Disclaimer: This is more of a thinking out loud then it is an definative
set of suggestions on the matter.   Also a cleaned up version of this will
likely become PetiteCloud's white paper on storage and disaster recovery.
I do not make any promises to when any of it might be implemented and/or if
it will be implemented in the manner described here.

Looking at the link Peter provided in an other thread:


I at first did my standard "OpenStack got it wrong and PetiteCloud got it
right" reaction to it.   I then read deeper and saw that every last
modethat offered reasonable performance also was considered to be
untrustworthy especially in the case of a power failure.   The one
exception seems to be if your going straight to physical disk then if you
can use "none" and get reasonable performance without the issues associated
with abrupt disconnects like power failure or the sudden death of the
hyperv process.

So it seems we are stuck with sucky disk performance.   That is until we
make an other interesting observation that TCP offers the guarantee of
never been more then a few packets out of sync and being 100% reliable if
the network is functioning properly.   At first it might not seem that a
network would ever be faster then disk.  We forget though that we are
talking virtualization and not real networks here so there is no reason why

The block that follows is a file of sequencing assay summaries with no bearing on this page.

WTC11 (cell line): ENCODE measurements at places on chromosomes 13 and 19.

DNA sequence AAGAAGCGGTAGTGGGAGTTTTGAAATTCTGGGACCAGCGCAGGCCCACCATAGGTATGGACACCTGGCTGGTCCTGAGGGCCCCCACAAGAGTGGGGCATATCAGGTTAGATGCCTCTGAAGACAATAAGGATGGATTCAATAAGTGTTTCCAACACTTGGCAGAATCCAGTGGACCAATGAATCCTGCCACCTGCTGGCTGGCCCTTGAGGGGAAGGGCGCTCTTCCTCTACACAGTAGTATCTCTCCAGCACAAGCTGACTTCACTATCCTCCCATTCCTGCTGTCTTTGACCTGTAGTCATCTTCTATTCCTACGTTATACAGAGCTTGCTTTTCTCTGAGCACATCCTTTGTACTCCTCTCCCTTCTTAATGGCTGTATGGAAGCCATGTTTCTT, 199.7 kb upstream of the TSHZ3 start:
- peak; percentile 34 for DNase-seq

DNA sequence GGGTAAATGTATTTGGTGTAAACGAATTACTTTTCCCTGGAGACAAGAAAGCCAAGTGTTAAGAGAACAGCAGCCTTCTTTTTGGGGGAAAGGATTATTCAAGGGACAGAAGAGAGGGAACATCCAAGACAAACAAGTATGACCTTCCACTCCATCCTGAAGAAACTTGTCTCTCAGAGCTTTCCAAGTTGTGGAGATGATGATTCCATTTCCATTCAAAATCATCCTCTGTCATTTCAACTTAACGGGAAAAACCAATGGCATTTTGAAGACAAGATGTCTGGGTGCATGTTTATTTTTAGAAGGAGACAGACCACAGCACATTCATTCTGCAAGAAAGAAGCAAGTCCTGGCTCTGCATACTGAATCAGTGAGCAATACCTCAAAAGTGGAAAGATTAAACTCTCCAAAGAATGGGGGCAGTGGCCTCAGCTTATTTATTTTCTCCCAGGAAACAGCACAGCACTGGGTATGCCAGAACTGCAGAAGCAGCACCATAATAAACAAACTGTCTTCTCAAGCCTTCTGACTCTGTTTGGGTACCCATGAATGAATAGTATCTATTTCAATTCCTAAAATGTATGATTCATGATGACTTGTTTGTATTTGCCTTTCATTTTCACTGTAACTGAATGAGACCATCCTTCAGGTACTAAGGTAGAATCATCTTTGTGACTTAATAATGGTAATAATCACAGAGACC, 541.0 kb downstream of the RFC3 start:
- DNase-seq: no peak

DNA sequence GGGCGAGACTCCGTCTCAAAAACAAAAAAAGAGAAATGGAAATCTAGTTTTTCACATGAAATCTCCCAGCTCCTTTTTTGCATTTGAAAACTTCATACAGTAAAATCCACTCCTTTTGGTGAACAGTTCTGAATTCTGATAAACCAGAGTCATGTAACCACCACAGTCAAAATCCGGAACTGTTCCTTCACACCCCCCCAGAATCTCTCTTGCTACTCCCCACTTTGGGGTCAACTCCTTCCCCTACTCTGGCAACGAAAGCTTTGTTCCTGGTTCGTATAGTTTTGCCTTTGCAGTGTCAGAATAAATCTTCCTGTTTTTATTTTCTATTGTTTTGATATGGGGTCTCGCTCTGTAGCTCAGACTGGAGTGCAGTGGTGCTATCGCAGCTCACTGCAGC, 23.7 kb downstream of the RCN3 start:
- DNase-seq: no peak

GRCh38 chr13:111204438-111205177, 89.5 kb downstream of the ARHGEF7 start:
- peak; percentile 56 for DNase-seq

we can not form networks between instances on the same host and no matter
how inefficent the packet drivers are they are surely faster then any disk
if we only consider transport on the host's motherboard and not between

Craig Rodrigues and the FreeNAS team have done a fantastic job already (I
have not personally tried FreeNAS yet but I have heard nothing but good
things about it) and making it so it can run on a bhyve instance.   Given
that the following local machine only archicture might make sense to act as
a solution to the performance vs. safety problem in the hyperv's:

Host +------ Storage (both local and remote)
        +------ FreeNAS instance (as little RAM and VCPU's as possible)
        +------ Production instances

The FreeNAS node would distribute it's storage via iSCSI or the equiv.
Setting the rule that all "primary" iSCSI sessions/devices be local (in
case vs. on rack or somewhere else in the data center) would eliminate the
power failure nightmare that OpenStack seems to have
killing performance (in many cases increasing it).   The reason is
it is not an issue since we isolated all the remote disk sessions to one
instance we have used the "blast wall" capability of virtualization.
Namely if FreeNAS blows up we just swap in an other FreeNAS instance with
the same devices attached and the using normal OS (host and guest)
facilities it should be trivial to reconnect the device to the guest (you
will just have to give up the idea of a session that outlives the devices
power cycle though) and do basic recovery.   Now that we have offloaded the
storage from the hyperv all the other aspects of backup/recovery can be
done using normal OS facilities instead of the cloud platform.

(Real) network storage will need to use a completely different model likely
though if you allow it to be passed to the guest OS.

Aryeh M. Friedman, Lead Developer, http://www.PetiteCloud.org
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